Objectives To compare the rate of initial fixation failure and clinical outcomes in anterior cruciate ligament reconstruction (ACL-R) surgery with a rectangular tunnel bone-patellar tendon-bone (RT-BTB) graft (RT-BTB ACL-R) using metallic interference screws (M-IFSs) and bioabsorbable interference screws (B-IFSs) for femoral fixation.
Methods Data were prospectively collected from patients undergoing RT-BTB ACL-R and CT within 2 weeks after surgery. Femoral fixation was performed using M-IFSs (M-IFS group) or B-IFSs (B-IFS group). Screw selections were historically controlled. The following parameters were intraoperatively assessed: IFS breakage and initial fixation failure examined by movement of the graft pulled with maximum manual force. Posterior wall breakage was assessed using CT. Lysholm Score, the 2000 International Knee Documentation Committee Knee Examination Form and the KT-2000 arthrometer was evaluated as the clinical outcome measures.
Results The study included 116 patients. Of these, 26 were included in the M-IFS group and 92 in the B-IFS group. The rate of IFS breakage was not significantly different between the M-IFS and B-IFS groups (0.0% vs 2.2%). The rate of initial fixation failure was not significantly different between the M-IFS and B-IFS groups (3.8% vs 5.6%). Logistic regression analysis revealed that only posterior wall breakage predicted initial fixation failure (p=0.02). No significant difference of the clinical outcomes was observed between the M-IFS and B-IFS groups.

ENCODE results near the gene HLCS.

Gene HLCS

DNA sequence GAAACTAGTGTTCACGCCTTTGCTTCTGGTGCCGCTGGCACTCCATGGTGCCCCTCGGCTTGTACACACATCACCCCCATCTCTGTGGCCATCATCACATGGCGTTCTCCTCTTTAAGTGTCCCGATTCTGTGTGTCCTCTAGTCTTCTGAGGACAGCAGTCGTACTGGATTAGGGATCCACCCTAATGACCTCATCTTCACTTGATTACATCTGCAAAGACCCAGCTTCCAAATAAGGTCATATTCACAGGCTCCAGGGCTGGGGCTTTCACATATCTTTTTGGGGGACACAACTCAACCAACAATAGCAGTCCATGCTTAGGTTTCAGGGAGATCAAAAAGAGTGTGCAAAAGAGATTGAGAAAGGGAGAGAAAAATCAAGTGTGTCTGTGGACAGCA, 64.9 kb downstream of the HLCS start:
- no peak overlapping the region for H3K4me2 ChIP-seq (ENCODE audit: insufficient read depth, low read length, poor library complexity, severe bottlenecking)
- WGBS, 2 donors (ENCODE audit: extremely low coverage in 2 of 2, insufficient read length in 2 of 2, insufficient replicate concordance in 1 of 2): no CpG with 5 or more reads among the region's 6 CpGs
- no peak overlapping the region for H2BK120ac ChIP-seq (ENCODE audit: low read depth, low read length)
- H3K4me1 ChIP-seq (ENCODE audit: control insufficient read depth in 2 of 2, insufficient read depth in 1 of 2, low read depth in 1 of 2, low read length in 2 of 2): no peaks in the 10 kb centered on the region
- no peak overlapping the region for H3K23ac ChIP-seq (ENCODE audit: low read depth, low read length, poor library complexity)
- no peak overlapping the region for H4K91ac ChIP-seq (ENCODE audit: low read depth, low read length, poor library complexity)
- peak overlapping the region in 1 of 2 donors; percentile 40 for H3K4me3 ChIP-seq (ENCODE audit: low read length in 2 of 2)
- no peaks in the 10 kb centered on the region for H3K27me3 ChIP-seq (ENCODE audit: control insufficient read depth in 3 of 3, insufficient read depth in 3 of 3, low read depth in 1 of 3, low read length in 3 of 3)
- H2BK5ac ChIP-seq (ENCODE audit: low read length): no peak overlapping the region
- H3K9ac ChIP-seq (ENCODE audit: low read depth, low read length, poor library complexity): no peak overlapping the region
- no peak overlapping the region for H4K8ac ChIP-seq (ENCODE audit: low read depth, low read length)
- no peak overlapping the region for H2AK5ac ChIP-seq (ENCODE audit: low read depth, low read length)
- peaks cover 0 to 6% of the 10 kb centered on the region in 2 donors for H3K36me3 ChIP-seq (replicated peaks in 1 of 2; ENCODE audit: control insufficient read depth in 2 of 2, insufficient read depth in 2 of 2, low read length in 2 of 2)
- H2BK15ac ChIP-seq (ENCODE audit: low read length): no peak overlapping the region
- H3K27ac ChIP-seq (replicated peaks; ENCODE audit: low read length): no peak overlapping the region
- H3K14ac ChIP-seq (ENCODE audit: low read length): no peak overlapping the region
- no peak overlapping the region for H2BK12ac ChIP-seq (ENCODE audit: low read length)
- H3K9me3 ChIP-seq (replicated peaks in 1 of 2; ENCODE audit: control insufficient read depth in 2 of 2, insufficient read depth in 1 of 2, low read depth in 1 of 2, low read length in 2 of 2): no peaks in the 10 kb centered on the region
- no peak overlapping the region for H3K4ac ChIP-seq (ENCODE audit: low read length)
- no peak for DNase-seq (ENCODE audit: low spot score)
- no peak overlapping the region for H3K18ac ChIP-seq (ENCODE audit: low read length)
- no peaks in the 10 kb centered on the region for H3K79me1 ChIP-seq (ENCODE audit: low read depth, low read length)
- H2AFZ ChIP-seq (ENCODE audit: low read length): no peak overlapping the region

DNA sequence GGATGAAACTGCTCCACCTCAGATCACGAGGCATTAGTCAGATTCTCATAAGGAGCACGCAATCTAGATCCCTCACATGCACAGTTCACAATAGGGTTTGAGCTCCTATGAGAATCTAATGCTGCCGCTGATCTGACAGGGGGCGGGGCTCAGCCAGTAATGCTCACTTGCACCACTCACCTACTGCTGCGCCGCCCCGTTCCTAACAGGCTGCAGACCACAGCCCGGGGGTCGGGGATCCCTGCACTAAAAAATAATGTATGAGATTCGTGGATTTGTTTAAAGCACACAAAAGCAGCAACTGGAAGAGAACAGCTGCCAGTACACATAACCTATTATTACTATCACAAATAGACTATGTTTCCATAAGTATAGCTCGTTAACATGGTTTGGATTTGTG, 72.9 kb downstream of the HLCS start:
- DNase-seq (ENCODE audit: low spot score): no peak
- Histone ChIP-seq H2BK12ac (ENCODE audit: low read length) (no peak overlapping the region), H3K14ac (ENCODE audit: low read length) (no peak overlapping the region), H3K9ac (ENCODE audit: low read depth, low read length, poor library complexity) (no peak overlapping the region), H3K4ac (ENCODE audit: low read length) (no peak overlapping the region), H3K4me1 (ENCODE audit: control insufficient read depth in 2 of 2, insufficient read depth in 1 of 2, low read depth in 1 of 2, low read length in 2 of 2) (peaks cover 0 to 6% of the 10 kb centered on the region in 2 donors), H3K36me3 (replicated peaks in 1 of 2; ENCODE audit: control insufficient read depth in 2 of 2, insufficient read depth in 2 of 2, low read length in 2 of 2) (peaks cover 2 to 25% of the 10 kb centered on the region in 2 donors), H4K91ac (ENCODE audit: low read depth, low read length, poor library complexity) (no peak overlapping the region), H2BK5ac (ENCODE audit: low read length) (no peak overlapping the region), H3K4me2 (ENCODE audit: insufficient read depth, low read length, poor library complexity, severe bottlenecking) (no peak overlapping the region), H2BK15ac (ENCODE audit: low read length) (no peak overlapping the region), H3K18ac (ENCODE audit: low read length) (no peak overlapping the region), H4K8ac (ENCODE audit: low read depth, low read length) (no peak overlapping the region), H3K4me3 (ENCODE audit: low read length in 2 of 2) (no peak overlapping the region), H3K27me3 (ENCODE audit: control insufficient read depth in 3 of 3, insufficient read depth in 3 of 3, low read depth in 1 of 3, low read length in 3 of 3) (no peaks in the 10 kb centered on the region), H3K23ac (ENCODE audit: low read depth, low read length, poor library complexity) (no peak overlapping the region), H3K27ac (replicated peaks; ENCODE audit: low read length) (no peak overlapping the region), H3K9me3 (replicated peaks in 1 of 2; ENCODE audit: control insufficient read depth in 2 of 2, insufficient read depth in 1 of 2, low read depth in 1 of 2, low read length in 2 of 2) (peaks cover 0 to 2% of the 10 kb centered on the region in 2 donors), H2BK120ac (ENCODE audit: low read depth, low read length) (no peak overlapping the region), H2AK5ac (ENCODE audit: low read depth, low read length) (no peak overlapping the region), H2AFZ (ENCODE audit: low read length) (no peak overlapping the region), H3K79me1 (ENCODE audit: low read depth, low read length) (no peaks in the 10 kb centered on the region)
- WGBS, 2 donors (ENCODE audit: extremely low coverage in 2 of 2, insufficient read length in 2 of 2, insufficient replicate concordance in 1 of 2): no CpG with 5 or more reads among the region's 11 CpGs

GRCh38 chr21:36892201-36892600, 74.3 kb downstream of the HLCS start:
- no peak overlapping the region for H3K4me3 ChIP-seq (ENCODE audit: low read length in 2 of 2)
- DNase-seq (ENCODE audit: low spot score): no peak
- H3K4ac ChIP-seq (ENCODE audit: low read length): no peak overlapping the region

Conclusion Initial fixation failure or clinical outcomes is not different between M-IFS and B-IFS use for femoral fixation in RT-BTB ACL-R.
Level of evidence Prospective study using historical controls, level IV.
- anterior cruciate ligament reconstruction
- rectangular tunnel
- bone-patella tendon-bone
- bio-absorbable interference screw
- screw breakage
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Contributors KS wrote the initial draft of the manuscript. TS designed the study and contributed to analysis and interpretation of data and assisted in the preparation of the manuscript. All other authors have contributed to data collection and interpretation, and critically reviewed the manuscript. All authors approved the final version of the manuscript and agree to be accountable for all aspects of the work in ensuring that questions related to the accuracy or integrity of any part of the work are appropriately investigated and resolved.
Funding The authors have not declared a specific grant for this research from any funding agency in the public, commercial or not-for-profit sectors.
Competing interests None declared.
Patient consent Not required.
Ethics approval This study was approved by the institutional review board of the Sapporo Medical University School of Medicine (282-215), Sapporo, Hokkaido, Japan.
Provenance and peer review Not commissioned; externally peer reviewed.
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